Review: Separate Tables, Ecclesall Parish Hall

editorial image
0
Have your say

Terence Rattigan allows us to be a fly on the wall observing the upper middle class mores of the residents of the Beauregard Private Hotel in 1950s Bournemouth.

It’s a quiet and subtle play compared with the more fashionable Osbornesque kitchen sink dramas of the time. The understated emotions of the characters and their often atypical motivations however result in a complex, interesting and effective play.

In act one the articulate but proletariat red, former jail bird and Labour junior minister Mr Malcolm land like a fish out of water among the well-heeled, gossiping female retirees. Malcolm, played by Owain Miller, is surprised to bump into his ex-wife Mrs Shankland, played by real life fiancée Laura Alston. A dysfunctional, explosive relationship carries on where they left off as they try to reconcile the past through psychological warfare and impromptu couple therapy.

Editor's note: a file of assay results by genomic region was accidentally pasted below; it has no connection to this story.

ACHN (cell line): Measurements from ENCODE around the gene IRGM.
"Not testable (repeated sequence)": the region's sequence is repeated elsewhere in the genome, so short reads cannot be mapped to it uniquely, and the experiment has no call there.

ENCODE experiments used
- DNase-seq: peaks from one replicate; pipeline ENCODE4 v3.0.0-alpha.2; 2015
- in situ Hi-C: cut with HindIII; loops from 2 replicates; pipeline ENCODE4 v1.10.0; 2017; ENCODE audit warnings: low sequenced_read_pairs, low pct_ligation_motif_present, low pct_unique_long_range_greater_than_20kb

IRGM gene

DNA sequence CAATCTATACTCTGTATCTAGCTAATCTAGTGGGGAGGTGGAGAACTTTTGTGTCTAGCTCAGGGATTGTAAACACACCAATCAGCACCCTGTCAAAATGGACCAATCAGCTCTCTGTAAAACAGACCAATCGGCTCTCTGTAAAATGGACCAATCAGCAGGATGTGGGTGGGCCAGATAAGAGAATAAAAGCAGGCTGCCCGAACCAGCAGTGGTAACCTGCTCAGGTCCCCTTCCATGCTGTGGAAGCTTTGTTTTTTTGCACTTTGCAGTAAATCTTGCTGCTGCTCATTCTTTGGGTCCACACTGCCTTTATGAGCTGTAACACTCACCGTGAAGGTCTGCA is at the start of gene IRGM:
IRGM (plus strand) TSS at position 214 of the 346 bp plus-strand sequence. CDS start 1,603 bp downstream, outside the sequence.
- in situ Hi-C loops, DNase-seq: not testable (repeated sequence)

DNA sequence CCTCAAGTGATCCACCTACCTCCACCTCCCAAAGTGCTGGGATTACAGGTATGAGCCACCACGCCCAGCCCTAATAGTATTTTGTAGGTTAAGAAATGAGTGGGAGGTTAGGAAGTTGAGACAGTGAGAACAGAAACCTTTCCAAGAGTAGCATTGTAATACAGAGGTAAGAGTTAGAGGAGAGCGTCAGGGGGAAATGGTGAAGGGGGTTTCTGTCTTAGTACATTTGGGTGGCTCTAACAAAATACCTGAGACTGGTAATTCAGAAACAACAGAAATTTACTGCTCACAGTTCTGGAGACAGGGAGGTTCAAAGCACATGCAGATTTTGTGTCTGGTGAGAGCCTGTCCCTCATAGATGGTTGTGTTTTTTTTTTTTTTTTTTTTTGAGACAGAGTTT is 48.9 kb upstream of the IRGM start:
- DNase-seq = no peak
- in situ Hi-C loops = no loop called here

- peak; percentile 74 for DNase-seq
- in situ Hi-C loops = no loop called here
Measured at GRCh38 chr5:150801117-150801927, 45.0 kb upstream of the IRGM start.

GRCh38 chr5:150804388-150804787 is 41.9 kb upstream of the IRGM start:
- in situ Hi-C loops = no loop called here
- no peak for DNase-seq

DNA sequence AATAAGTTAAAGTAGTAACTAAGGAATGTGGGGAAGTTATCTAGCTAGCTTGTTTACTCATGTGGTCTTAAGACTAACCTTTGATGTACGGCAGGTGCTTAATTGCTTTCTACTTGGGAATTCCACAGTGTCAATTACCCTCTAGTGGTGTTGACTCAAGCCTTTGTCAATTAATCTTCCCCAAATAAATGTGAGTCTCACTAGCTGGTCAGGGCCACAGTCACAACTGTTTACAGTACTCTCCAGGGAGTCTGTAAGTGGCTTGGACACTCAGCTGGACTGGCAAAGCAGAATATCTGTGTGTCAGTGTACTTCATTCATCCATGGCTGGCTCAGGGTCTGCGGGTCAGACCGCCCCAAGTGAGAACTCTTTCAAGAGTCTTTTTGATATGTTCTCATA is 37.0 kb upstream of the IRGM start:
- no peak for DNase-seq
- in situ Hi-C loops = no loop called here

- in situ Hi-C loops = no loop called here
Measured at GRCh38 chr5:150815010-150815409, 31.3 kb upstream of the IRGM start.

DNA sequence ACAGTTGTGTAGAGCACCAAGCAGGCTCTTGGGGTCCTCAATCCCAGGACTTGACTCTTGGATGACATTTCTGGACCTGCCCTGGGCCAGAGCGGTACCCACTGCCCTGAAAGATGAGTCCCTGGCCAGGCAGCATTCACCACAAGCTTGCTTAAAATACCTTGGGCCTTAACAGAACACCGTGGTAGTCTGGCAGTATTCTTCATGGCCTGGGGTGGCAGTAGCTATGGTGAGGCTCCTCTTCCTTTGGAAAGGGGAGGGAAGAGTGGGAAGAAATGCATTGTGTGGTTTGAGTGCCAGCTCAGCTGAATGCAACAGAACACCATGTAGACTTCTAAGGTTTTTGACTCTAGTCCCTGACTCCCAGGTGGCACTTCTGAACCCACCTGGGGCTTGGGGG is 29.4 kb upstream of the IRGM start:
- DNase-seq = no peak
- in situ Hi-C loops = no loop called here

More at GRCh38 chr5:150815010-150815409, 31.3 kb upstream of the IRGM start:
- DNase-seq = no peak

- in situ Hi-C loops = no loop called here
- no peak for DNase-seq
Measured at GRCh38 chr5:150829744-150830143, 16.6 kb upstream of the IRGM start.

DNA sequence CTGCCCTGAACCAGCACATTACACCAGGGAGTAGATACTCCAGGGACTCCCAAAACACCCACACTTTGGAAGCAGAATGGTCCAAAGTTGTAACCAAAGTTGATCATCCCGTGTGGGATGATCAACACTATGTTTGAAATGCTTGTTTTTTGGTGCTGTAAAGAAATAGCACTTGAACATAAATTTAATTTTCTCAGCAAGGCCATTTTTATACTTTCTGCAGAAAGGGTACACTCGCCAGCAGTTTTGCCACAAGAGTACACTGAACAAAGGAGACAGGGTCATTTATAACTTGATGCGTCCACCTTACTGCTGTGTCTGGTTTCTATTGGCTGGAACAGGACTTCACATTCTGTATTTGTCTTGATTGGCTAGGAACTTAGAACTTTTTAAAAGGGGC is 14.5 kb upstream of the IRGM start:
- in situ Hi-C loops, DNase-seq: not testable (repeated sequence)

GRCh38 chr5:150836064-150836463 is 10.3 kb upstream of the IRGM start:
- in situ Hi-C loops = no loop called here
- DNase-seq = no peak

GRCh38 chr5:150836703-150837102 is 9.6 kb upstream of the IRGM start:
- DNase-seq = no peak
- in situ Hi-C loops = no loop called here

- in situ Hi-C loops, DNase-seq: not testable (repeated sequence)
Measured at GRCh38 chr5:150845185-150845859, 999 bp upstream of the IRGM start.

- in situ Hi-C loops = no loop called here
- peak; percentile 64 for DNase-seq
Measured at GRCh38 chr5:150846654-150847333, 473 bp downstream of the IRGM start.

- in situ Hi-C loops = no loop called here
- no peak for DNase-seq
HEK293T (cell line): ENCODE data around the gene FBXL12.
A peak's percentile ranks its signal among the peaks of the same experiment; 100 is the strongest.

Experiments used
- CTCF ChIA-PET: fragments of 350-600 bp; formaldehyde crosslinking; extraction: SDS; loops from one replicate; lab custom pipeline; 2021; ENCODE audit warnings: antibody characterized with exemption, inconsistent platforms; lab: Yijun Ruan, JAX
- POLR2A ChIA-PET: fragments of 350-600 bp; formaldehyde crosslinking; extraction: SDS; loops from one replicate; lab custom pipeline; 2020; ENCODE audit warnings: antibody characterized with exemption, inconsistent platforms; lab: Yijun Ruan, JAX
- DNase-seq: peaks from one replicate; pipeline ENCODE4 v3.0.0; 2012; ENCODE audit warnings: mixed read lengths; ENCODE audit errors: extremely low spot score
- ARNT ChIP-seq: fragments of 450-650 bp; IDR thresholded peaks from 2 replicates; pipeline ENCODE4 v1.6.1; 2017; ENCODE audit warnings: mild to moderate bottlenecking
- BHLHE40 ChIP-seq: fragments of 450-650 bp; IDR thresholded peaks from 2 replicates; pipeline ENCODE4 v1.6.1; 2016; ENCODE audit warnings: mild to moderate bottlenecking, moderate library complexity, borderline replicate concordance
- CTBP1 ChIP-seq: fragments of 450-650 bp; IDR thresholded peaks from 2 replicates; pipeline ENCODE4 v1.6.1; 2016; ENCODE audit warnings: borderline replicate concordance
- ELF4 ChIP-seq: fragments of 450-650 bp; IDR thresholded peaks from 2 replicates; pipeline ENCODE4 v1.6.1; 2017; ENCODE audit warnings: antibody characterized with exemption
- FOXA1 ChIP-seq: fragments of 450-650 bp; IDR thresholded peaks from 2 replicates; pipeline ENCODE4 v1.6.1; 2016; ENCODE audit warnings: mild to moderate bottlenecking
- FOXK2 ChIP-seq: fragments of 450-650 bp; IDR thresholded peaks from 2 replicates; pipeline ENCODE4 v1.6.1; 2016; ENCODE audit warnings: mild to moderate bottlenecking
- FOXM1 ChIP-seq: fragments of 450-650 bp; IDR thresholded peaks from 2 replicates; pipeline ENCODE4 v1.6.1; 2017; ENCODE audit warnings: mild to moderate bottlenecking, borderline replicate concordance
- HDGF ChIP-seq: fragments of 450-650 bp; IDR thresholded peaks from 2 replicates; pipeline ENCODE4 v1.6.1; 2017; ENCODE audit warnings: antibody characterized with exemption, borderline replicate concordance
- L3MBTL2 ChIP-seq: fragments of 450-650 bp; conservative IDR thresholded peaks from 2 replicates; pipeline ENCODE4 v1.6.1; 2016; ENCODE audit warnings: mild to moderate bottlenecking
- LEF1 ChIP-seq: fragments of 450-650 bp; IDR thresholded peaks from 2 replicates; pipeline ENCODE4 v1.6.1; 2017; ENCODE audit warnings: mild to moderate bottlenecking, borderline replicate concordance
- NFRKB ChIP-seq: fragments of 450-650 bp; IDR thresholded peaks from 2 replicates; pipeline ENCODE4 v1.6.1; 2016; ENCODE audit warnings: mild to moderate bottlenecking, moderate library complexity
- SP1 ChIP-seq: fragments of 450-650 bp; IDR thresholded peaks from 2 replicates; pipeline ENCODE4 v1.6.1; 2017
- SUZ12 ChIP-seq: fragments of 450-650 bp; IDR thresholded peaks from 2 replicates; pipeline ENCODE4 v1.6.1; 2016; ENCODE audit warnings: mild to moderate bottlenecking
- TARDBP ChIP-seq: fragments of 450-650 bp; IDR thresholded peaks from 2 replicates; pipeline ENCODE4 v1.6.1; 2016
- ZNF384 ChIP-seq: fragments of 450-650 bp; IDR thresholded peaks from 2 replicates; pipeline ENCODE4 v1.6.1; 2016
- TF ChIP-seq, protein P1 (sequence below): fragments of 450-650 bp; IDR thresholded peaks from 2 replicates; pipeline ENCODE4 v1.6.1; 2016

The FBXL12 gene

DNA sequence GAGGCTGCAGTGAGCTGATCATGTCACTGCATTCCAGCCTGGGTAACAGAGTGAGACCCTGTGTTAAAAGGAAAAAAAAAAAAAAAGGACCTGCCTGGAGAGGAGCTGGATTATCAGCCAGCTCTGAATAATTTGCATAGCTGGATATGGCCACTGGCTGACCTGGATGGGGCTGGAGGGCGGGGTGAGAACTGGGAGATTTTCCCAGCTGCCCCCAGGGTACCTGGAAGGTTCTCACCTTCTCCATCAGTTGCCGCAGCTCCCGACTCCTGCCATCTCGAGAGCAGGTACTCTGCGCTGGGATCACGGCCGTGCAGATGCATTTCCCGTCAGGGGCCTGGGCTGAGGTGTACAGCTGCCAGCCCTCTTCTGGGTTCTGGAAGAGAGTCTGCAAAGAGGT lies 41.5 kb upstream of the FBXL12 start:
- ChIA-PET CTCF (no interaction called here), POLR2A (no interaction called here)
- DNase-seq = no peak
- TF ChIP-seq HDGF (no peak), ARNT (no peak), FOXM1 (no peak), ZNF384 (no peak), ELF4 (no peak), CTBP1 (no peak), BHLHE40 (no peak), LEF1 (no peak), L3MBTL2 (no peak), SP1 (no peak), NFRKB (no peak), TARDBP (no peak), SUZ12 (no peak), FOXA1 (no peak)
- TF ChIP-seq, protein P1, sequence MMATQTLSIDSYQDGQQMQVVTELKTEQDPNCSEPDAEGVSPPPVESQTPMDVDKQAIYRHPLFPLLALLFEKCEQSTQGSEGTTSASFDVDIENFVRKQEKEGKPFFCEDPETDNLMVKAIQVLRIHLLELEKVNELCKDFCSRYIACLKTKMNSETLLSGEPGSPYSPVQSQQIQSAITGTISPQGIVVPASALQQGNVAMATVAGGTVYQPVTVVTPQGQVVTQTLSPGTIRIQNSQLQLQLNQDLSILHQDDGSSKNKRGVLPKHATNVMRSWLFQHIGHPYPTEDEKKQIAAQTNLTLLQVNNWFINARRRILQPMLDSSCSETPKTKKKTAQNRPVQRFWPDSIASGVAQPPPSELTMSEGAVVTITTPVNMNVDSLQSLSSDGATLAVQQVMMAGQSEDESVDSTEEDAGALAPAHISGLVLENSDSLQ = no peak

Eighteen months pass in the blink of an interval coffee.

The gossipmonger’s new topic is the friendship between a young single lady and a retired major; Sarah Rose and Gerald Brown. Ironically, they bond through a morbid fear of other people.

The unsung heroine of the piece is hotel manageress Miss Cooper, an exquisite performance from Ashleigh Gray. Her non-judgemental and compassionate nature is authentic, selfless Christian morals in action and goes against the typical, doctrinal, sanctimonious, attitudes of the hotel clientele.

Very little happens in terms of action in Rattigan’s play. Ecclesall Theatre Company however skilfully deliver the combination of observational humour and philosophical musing, helped by Graham Millar’s thoughtful direction.